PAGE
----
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Spiritual Activism – Bringing a Compassionate End to Factory Farming

Make it possible campaign image from Animals Australia
Make it possible campaign image from Animals Australia

Make it Possible campaign to end Factory Farming

Most of us who practice Yoga would say we are passionately against cruelty of any kind. I like to think that I personally don’t contribute to the suffering of any being, I do my best to follow the path of ahimsa. But you can be a vegan and lead a vegan lifestyle and still despair at the animal abuse around you. However, despair and feeling helpless do not bring about positive change for the creatures that we care for. Neither does getting angry, judgemental or superior.

Probably the most exciting thing I learned from reading “Yoga and Vegetarianism” by Sharon Gannon is the concept of spiritual activism. That is, to actively work for change by caring for the happiness and freedom of all beings, victims and perpetrators included. Here in Australia, there are horrific cases of animal abuse and cruelty. Some cases are brought to light in the news, such as the breeches in live export of sheep and cattle to the Middle East and Western Australian Governments controversial shark kill policy. Yet hundreds of millions of cases are kept from our view jointly by the so-called “production animal” industries and governments that allow exemptions in animal cruelty legislation. However, just yesterday I witnessed the power of spiritual activism when I woke to the news that the Australian Capital Territory had announced a ban on cruel factory farming practices. The passing of this bill must in part be attributed to the “Make it Possible” campaign by Animals Australia, a compassionate initiative to end factory farming that garnered mass support through its inspirational television commercial and video.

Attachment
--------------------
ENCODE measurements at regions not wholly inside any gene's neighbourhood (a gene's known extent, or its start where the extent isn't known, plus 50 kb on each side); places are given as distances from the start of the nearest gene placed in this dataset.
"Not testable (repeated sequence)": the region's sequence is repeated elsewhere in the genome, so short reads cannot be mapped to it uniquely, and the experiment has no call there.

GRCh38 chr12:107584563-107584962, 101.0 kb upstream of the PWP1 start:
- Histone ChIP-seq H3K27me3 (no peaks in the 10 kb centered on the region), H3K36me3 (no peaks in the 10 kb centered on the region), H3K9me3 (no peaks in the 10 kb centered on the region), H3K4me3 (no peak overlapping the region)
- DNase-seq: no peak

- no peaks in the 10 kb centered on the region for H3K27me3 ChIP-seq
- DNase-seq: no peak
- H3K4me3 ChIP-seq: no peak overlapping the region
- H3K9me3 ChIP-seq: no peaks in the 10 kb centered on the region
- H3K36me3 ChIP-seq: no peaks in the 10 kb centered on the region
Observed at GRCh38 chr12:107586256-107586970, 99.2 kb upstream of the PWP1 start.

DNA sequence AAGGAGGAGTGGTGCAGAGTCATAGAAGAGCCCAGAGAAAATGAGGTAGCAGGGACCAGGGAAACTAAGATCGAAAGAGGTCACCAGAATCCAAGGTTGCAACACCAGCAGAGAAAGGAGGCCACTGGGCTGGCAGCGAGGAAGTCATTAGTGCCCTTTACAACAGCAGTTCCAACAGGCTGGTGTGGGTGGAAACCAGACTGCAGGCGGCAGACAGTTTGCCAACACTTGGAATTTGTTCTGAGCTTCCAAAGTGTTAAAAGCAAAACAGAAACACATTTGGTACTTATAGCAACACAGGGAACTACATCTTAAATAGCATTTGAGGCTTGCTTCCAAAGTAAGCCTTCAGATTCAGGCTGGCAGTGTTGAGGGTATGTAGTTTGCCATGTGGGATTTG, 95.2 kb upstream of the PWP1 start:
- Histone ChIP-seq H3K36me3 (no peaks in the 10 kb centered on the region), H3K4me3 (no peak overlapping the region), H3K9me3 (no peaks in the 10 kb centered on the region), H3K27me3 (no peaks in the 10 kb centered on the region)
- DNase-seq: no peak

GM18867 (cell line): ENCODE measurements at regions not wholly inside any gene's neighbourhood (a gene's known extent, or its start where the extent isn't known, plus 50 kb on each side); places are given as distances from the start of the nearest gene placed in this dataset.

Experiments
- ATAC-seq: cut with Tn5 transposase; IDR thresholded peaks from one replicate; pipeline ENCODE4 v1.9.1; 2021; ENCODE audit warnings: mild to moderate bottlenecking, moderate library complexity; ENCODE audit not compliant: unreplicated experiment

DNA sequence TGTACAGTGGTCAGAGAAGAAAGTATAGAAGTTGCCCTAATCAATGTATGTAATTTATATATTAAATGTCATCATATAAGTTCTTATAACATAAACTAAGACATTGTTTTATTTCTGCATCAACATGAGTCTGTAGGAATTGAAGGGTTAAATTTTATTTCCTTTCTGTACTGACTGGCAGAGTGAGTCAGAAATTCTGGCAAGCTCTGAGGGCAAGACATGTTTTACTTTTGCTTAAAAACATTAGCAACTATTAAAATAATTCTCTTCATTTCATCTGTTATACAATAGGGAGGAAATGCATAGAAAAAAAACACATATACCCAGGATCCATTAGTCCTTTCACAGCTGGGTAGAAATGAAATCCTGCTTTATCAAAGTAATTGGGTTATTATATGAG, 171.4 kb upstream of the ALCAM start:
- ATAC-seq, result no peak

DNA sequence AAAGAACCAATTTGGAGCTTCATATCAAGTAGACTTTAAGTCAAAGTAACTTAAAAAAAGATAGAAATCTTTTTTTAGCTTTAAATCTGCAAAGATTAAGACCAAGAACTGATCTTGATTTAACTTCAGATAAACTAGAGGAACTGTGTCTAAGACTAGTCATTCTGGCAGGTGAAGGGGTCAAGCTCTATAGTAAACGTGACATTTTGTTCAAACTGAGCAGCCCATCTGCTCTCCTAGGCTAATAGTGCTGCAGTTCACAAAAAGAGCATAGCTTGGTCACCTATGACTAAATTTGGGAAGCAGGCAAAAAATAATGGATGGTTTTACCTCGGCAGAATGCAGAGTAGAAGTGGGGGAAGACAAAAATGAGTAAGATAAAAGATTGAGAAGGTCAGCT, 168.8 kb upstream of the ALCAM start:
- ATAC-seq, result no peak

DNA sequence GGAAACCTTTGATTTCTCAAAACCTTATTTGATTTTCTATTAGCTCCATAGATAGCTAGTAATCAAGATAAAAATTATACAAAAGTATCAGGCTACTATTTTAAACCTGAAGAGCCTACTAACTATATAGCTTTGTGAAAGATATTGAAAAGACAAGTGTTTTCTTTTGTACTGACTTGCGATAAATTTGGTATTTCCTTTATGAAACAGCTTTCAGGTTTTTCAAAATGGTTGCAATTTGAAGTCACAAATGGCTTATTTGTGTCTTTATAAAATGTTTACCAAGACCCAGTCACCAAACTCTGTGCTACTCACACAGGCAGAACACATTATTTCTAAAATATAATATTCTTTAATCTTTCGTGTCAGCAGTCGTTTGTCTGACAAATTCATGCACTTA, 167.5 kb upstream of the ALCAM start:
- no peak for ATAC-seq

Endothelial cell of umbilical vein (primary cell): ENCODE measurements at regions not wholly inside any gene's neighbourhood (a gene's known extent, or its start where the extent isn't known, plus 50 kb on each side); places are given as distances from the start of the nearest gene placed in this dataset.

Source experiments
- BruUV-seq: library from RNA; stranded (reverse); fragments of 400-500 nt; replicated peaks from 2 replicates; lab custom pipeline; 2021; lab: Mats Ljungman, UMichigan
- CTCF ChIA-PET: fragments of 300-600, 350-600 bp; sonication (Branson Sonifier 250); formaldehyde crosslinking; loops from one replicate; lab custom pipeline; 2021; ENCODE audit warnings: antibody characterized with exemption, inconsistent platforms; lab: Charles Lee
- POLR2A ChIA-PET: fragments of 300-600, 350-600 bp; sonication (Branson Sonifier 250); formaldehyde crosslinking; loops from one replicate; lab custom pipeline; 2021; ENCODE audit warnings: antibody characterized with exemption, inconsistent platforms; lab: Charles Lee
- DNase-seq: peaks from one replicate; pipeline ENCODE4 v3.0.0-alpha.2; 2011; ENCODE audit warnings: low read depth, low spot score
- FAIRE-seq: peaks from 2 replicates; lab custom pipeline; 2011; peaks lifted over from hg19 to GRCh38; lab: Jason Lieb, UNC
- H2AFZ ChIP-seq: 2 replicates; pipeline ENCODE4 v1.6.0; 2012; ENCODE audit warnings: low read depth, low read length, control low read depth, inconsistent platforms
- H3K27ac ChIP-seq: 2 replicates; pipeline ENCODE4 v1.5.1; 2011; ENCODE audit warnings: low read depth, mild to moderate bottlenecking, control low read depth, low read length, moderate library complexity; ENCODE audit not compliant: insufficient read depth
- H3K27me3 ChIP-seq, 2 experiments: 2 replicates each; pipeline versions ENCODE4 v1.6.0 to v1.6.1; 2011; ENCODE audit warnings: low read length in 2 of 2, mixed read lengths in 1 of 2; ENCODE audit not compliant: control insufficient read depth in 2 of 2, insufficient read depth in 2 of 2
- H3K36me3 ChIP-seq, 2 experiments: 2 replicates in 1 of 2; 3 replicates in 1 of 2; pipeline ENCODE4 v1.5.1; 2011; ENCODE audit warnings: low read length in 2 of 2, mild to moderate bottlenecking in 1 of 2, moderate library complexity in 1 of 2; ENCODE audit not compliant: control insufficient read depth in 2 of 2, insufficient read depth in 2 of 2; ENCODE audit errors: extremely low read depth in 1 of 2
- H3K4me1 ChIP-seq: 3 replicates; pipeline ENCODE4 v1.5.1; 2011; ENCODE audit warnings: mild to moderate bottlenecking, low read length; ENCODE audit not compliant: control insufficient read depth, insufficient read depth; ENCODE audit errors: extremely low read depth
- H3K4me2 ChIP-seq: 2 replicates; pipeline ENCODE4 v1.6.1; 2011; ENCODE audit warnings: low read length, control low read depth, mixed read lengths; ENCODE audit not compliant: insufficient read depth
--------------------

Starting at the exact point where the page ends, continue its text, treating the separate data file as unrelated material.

The video does not blame or place guilt on the viewer, it highlights instead how the animal industries have relied on the ignorance of us consumers and our unquestioning trust in their authority. In a non-threatening manner the video then educates how each time we shop or sit down to a meal we can “cast a vote for a kinder world for animals”. I appreciate that more needs to be done for other Australian states to follow suit, but the ACT Government’s decision is proof that with compassionate but insightful activism, economic interest can be removed and  enormous progress can be made for animals – more than just wallowing in despair or getting angry.

Reading Sharon’s book encouraged me to write to the animal welfare minister to ask why South Australia now can’t also end such legalised animal cruelty. Again, I appreciate this is merely a first step on a long journey…you can read my letter here and let me know if you wish to join me by writing too. Together we can peacefully and humbly make a positive and happy difference that mutually benefits all beings.

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